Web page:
On the one hand, I know from Zen that ultimately desires themselves need to be transcended. On the other hand, my work life kind of sucks but I can't put my finger on what it is I really want. Maybe with enough rambling something will emerge I can use....
So the thing is that I have no connection to work. I don't want to make friends there (a self-fulfilling prophecy that is so far coming true); I don't want to rise into management there; I don't want to be doing my current job there; I don't see any other jobs there that I DO want to do. I wish my weekends were four days long. By Friday evening I'm so dang tired I just want to sleep forever into Saturday.
On the bright side, my sweetie found a fantastic gym to go to and I've been going regularly. Since my birthday 13 days ago I've dropped almost seven pounds, that's about 60% better than my best weight-loss period two years ago. Though it's only been two weeks, I'm still on track to lose 80 pounds this year. But I don't really have time for any other hobbies. I passed up a chance to go to Half Price Books because I don't have time to read anymore; which is just another way of saying I'm still not yet living my own life yet.
My life right now is work and workouts Monday through Friday, and then a weekend of almost being my normal self. Except Sundays roll through and I start getting depressed again thinking about work.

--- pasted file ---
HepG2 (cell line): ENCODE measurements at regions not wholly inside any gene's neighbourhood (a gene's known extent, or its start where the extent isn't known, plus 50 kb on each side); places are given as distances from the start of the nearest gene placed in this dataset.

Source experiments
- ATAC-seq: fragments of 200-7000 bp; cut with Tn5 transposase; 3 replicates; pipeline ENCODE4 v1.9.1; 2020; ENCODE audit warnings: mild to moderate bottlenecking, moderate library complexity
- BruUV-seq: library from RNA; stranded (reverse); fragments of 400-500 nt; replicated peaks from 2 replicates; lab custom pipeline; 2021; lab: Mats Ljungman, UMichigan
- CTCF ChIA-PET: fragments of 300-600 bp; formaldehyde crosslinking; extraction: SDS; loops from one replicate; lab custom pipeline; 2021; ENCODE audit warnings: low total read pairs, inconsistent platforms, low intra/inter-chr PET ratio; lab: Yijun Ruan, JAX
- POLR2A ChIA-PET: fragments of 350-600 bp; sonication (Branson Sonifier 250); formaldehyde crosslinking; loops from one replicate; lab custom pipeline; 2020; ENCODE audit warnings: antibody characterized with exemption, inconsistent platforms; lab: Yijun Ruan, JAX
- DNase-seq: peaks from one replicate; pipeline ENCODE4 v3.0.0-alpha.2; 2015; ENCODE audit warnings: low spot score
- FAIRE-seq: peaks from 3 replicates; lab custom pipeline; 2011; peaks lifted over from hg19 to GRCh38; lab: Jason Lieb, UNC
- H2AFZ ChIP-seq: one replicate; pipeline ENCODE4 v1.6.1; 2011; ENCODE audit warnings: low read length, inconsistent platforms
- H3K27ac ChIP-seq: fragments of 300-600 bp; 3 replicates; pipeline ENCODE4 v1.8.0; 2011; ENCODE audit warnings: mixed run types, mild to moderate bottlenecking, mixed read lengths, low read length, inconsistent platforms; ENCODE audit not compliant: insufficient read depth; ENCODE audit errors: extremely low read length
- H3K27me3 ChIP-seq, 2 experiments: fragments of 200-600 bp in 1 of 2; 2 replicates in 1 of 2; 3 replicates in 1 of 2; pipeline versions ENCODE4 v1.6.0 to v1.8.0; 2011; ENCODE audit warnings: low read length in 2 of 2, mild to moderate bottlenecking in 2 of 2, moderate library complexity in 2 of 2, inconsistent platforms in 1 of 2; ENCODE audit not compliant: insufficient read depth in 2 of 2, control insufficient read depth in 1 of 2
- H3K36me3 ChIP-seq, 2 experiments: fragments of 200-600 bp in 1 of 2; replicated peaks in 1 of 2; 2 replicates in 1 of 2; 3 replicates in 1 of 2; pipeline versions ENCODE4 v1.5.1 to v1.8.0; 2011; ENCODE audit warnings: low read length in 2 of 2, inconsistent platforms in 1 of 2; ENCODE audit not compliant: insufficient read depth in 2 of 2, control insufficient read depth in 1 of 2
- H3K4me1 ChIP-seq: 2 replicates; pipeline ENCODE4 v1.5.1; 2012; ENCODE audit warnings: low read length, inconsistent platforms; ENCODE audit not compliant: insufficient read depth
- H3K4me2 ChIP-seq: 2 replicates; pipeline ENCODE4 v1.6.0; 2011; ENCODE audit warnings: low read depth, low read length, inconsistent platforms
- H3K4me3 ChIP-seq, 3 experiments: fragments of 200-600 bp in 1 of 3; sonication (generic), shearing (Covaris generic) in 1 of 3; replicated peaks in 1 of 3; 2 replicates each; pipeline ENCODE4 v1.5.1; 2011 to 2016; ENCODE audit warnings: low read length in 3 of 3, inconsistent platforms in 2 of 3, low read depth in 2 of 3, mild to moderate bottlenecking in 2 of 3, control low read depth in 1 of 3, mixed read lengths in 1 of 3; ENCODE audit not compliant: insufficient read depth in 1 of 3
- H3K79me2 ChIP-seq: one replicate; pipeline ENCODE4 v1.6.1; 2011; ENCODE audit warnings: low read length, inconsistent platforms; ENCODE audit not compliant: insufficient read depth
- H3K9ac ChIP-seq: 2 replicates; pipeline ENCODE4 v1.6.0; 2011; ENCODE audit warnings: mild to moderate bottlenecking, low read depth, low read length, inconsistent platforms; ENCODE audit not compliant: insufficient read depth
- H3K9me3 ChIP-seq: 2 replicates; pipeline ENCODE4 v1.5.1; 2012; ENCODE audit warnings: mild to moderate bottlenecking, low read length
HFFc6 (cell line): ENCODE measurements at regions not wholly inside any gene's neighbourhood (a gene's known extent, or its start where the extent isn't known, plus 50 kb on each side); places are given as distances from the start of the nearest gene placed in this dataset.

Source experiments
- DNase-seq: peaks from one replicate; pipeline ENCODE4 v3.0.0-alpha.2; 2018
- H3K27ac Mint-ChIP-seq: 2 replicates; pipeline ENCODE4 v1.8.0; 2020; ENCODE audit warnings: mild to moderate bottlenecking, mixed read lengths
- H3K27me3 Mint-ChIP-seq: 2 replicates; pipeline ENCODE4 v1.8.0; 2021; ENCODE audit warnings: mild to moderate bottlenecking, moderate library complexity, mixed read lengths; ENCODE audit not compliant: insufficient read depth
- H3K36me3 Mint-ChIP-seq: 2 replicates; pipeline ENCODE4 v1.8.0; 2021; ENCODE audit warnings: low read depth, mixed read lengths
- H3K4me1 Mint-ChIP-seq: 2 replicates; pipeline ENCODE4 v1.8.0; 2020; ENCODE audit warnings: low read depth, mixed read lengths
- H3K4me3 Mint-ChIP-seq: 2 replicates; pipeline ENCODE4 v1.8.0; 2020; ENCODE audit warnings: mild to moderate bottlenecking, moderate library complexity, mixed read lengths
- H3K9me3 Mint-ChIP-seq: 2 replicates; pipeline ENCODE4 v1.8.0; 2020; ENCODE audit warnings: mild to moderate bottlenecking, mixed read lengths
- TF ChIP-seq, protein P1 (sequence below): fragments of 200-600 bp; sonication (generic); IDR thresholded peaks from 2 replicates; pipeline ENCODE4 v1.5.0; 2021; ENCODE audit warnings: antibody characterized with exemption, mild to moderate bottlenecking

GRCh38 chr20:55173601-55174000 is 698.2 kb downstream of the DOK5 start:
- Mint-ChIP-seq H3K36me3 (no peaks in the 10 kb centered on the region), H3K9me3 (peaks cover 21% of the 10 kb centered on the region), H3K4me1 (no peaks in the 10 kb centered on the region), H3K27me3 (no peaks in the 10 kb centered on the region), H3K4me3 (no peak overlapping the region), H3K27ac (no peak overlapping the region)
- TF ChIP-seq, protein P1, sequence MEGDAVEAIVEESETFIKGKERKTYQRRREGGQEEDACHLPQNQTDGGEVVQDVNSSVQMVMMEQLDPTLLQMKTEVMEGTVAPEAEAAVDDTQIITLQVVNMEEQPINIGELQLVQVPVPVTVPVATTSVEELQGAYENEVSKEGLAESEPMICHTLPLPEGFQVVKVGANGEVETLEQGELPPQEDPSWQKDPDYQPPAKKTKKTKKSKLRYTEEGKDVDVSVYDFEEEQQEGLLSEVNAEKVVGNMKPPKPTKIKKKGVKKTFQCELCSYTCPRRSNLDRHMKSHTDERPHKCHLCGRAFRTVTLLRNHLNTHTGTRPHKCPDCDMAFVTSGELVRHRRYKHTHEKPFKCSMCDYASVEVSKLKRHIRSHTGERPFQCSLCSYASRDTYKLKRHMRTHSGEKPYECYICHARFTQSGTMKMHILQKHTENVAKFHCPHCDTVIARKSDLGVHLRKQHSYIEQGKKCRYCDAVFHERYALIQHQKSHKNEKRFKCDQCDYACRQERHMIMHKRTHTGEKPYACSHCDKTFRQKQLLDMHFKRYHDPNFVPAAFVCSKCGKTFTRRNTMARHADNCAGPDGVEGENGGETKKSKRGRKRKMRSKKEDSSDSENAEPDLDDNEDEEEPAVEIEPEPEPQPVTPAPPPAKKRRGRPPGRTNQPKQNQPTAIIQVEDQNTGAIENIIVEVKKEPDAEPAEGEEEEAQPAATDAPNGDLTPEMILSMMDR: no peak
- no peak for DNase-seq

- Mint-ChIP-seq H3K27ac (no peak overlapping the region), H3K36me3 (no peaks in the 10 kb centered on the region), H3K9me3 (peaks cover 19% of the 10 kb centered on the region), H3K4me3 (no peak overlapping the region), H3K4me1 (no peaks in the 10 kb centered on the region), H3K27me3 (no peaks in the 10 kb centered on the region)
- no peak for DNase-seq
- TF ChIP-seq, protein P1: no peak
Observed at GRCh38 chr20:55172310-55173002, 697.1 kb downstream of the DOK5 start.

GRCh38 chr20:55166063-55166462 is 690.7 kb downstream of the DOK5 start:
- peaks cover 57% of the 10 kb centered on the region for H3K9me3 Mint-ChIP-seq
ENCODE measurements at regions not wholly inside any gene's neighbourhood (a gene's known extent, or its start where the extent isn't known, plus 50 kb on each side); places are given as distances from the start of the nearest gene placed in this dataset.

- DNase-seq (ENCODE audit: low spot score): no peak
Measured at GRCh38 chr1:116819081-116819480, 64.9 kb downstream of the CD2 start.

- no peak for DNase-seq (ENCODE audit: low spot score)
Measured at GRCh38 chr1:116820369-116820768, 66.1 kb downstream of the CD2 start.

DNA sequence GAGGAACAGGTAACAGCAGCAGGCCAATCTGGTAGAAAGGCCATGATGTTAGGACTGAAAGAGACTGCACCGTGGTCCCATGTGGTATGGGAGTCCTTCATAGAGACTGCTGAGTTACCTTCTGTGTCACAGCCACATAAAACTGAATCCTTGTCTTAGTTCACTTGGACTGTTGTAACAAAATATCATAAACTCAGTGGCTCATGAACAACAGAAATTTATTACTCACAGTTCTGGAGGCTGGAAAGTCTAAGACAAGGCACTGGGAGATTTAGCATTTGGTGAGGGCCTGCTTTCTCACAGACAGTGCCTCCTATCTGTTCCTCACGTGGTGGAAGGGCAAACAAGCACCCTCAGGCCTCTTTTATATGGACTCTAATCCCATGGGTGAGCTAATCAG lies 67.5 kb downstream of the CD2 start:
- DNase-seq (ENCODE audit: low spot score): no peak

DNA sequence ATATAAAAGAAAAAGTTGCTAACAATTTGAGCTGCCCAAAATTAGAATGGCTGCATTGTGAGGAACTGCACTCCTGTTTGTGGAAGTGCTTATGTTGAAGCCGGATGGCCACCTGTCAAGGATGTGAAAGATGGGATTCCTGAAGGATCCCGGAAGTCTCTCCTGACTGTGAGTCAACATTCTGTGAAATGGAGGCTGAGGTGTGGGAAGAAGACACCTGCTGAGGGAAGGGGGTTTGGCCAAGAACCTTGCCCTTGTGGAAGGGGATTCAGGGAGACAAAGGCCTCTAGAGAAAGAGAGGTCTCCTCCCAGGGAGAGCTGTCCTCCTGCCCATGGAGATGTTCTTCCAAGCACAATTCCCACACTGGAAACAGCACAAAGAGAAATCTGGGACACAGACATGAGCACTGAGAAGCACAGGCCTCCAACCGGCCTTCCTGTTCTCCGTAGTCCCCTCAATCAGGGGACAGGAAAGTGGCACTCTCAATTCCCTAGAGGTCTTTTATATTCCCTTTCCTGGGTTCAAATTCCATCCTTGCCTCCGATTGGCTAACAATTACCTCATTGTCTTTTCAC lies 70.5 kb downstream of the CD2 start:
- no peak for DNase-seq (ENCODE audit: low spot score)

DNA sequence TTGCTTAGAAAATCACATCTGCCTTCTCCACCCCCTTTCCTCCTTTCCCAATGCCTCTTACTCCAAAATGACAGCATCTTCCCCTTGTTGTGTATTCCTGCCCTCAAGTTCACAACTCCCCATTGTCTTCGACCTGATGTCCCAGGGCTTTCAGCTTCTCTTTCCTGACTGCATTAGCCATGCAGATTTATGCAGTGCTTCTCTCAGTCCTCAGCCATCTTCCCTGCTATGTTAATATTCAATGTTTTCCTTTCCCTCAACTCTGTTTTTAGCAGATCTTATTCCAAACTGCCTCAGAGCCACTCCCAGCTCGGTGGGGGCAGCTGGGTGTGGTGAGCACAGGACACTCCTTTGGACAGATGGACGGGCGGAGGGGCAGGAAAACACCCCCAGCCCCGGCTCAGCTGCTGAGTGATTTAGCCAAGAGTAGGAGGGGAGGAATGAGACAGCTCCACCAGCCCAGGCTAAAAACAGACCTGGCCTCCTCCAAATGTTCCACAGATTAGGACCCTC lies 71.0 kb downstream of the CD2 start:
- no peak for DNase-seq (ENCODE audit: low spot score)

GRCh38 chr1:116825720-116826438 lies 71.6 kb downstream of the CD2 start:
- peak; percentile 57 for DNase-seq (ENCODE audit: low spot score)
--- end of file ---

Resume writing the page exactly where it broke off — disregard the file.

I've figure out that I deeply miss my "the zone", those periods of 4-6 hours where my brain is actively solving a cool problem and demonstrating real progress to the goal. Writing code is an easy way to live in the zone: each passing hour and it gets closer to working. Solving engineering problems does that too. I managed to have one pretty neat optimization problem so far that did in fact require code to solve and that was fun. I also wrote some analysis stuff in a new language and that was fun too. But the vast majority of my time is spent tracking dollars, updating reports, attending meetings (some of which are entirely useless), and living in Word and Excel.
It's strange that I feel so hampered by my computing platform. I miss my Linux desktop a lot, with its decent performance (Vista blows when you add in the anti-virus scanning every freaking file access), multiple desktops, Unix-y networking (ssh/scp/X11), LaTeX for really nice-looking equations, multiple programming languages, and of course unhampered access to the 'net. Our desktops at work are locked down, though we can get temporary admin to install stuff. Our network is locked down too with egress filtering on web-based email and streaming media. The only programming language out of the box is VBA. It's weird that this bugs me so much, but it does. I feel disconnected from the world when I'm inside my cubicle. I can't drop my work persona for even a few minutes because I can't access my personal online self. I can't carry my cell phone around -- but there's a good safety reason for that so it doesn't bug me so much.